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Thinking and Talking about Arts and Culture in Southeast Asia

Are You Ready To Take The Law Into Your Own Hands: Tongue Scrapes Against Cheek

The following review is made possible through a Critical Residency programme supported by

By Nabilah Said
(670 words, 5-minute read)

I watched Are You Ready To Take The Law Into Your Own Hands by Sipat Lawin and Friends on 26 February 2020, 34 years almost to the day of the People Power Revolution, which toppled the Marcos government in the Philippines after decades of corruption and totalitarian control and ushered in the age of Corazon Aquino as the new president. 

But this is not a political show. 

So on a completely unrelated note, Sipat Lawin and Friends staged their own fab revolution with Are You Ready To Take The Law Into Your Own Hands, blowing open the doors of the Arts House in North Melbourne and bringing a jolt of young, unbridled energy to the Asia TOPA festival. In 90 minutes, we are treated to a wickedly funny B-grade action packed meta-theatrical eleganza extravaganza.

At the heart of it all is the politically motivated kidnapping of the country’s beloved popstar Gracielle V, and her biggest fan Selina Malabayabas’ (Ji-ann Lachica) conscience-driven desire to rescue her idol, roping in her activist sister Sanya (Claudia Enriquez) and morally confused policewoman, Sophia Catalan (Adrienne Vergara). Gracielle is due to sing at an important event where the president will unveil a new, country-uniting trans-island railway line and of course, solve all of its problems. The fate of the Pilipinas is in the hands of these trio. 

Against this cheesy, Charlie’s Angels-type plot (there is a running gag where Lachica wears less clothes as the show progresses), is a beauty pageant with the three of them as contestants – one of them is hilariously called Hilda World – and a larger frame of an interview between David Finnigan, a fictional employee of Australia’s Department of Foreign Affairs and Trade (also the writer of Are You Ready To Take The Law Into Your Own Hands) and artistic director of Sipat Lawin, JK Anicoche.

The latter bit references the diplomatic nature of the Philippines-Australian collaboration, while simultaneously lampooning it. With each interview segment, Anicoche’s clothes become more and more traditional, approaching an almost Buddhist-like aesthetic, and the interview, first in English, transforms into full-on Tagalog gradually. Anicoche is razor sharp in the delivery of his satirical lines, his face deadpan with a cheeky glint in his eyes.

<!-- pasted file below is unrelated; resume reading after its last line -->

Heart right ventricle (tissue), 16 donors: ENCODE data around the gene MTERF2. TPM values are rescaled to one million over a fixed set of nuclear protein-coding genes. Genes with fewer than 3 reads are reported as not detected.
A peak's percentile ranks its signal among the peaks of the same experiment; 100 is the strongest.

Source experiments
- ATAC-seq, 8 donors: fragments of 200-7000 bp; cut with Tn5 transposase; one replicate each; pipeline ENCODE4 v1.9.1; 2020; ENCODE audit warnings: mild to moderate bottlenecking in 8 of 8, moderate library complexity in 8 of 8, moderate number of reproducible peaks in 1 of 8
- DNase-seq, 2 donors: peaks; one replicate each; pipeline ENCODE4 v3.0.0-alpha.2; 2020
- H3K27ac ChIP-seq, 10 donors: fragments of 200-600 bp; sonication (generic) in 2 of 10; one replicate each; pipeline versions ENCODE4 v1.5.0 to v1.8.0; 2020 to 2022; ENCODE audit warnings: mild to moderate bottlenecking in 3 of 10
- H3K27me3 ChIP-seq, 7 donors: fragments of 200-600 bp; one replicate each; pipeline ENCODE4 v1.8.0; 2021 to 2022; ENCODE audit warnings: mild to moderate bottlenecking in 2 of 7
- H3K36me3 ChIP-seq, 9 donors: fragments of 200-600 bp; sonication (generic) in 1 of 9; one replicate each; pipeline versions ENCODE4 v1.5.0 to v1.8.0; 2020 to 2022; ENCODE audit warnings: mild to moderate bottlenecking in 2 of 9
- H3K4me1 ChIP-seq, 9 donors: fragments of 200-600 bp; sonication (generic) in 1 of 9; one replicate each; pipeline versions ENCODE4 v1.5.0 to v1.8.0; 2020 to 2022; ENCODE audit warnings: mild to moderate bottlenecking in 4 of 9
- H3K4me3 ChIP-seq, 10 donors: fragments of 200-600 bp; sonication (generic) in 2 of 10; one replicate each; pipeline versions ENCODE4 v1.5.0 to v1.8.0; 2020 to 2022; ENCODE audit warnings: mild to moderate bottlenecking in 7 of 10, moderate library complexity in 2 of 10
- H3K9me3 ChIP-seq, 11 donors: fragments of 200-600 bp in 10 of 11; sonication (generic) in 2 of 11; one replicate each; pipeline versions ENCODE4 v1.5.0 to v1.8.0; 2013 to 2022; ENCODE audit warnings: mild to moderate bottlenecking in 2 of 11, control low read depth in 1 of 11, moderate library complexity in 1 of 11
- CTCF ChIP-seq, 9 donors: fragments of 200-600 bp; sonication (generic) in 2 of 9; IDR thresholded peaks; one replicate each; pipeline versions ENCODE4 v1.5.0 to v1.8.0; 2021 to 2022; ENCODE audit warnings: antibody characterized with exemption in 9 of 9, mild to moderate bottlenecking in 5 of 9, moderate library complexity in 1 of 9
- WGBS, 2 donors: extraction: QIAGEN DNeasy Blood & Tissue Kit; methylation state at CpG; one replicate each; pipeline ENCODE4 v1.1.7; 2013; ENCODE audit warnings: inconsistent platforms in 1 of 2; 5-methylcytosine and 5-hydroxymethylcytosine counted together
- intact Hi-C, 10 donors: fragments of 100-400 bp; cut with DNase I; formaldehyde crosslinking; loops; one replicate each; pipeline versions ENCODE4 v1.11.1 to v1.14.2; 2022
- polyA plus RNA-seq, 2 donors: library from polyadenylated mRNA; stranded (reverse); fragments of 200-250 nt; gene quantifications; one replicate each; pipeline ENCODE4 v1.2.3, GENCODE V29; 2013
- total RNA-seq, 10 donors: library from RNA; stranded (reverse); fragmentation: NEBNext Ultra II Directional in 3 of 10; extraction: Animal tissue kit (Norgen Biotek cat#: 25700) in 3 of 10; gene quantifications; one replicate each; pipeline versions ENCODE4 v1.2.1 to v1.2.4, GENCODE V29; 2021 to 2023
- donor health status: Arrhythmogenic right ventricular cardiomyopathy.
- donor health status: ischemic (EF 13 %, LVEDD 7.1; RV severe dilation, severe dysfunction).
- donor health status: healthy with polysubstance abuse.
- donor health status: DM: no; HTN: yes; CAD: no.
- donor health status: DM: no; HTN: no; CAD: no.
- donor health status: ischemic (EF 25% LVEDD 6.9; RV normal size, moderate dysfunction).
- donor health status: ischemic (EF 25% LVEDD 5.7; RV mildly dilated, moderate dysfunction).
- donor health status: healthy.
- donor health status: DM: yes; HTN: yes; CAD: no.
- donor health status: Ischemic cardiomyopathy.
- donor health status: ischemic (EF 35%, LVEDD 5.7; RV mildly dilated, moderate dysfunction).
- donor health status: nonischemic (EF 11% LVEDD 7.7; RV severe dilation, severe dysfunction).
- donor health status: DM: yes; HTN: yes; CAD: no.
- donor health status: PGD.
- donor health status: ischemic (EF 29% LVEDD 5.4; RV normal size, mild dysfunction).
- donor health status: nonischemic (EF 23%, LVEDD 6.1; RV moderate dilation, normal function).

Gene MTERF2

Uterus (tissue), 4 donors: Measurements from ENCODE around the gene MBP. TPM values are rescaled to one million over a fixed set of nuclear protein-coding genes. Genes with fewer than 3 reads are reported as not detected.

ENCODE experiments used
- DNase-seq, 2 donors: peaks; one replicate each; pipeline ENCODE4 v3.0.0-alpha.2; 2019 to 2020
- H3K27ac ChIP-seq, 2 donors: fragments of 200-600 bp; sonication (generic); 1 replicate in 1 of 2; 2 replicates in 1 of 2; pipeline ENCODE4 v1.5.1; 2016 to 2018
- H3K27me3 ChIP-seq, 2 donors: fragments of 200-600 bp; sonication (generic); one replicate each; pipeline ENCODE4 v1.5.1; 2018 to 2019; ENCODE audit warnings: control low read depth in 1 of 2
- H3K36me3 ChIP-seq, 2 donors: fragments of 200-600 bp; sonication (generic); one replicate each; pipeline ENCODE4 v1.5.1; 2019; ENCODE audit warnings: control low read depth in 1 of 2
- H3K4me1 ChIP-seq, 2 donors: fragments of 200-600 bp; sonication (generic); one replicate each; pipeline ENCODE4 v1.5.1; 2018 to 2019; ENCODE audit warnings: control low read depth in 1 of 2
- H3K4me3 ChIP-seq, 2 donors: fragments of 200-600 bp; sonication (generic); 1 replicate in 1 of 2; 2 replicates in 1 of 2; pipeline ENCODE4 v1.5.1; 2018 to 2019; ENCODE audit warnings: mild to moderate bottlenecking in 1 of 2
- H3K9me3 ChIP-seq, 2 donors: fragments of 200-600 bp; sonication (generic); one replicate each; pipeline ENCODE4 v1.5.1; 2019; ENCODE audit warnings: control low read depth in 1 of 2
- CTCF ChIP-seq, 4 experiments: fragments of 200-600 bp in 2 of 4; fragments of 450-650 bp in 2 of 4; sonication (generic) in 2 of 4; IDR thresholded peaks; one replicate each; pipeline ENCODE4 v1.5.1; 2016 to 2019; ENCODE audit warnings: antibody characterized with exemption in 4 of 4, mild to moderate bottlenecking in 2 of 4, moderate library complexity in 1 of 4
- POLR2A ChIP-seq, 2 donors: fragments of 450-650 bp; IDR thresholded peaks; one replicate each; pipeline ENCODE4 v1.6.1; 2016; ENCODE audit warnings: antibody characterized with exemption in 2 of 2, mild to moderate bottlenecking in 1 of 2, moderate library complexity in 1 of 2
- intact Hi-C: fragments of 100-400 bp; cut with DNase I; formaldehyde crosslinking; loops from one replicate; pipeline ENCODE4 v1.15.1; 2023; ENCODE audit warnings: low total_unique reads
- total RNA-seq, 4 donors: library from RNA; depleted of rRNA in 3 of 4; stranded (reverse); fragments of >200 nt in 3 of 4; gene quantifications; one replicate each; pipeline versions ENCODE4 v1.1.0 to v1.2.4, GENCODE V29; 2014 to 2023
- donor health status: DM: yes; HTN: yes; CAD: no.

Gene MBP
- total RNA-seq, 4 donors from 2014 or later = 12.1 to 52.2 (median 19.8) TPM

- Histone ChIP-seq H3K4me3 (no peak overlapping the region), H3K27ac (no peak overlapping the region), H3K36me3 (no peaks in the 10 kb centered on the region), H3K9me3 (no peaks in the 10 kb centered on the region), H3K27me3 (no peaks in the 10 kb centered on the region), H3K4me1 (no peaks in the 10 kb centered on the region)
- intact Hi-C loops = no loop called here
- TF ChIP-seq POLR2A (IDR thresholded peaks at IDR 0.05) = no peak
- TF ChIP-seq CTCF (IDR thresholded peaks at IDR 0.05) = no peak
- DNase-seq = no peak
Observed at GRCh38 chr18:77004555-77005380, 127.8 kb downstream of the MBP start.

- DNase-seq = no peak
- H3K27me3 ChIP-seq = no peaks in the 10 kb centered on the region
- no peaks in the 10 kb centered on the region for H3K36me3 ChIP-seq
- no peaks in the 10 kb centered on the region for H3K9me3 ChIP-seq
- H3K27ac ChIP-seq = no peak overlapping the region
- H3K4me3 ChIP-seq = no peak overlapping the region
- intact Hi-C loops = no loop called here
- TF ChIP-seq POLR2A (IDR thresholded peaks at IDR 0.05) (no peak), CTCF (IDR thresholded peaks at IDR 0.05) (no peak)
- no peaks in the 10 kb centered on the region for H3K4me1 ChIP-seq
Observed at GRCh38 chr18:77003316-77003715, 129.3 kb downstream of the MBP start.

Are You Ready To Take The Law Into Your Own Hands is definitely a crowdpleaser. We get to rapturously clap for beauty pageant contestants, and the three-sided stage gives us a front seat to confrontations that take place between our heroines and the evil kidnappers, played with glee by Efren Pamilacan and KIKI House of Dévine. These take the form of rap battles in Tagalog and English, and dance battles which merge the styles of Filipino fan and fingernail dancing with the more contemporary voguing, and introduces us to the viral budot dance powered by thumping techno. 

The entire cast nail the subversive, socially powerful style of the show, but special mention goes to Vergara, who plays the righteous yet naive policewoman to pitch perfect note, with an unforgettable scene where her Catholic religiosity hits dizzying heights. Bunny Cadag is also exacting in her portrayal of the villainous and fashionably dastardly senator Malaine Gutierrez, each facial tic and hair smoothening delivered with impeccable precision. 

This show is FUN FUN FUN – there’s a dance battle on a jeepney in rush-hour traffic, there’s an underwater chase sequence (played out on video, designed by Joyce Garcia) and multiple breaks into song, karaoke mics always at the ready. But Anicoche and team never let us forget that what underpins the performance is the reality of the Filipino people – drawing from episodes of history extending into the present. The importance of pledging allegiance to the country’s leaders and believing in the rule of law is echoed by multiple characters in the play, and there is a segment where real-life individuals are quoted doing basically the same, with much less irony. 

But this is not a political review. 

In celebrating the vibrant lives and culture of the people in the Philippines, Sipat Lawin are really issuing a clarion call for the world and the powers-that-be to pay attention, especially to the young, and for more people to take a stand in matters they believe in. Like Anicoche says in the beginning of the show, “Manila yesterday, Australia today, tomorrow the world”. 


This review is based on the performance of Are You Ready To Take The Law Into Your Own Hands on 26 February 2020 at Arts House. It runs until 29 February 2020. Click here for more information and tickets.

For more ArtsEquator articles on Asia TOPA, click here.

Nabilah Said is the editor of ArtsEquator.

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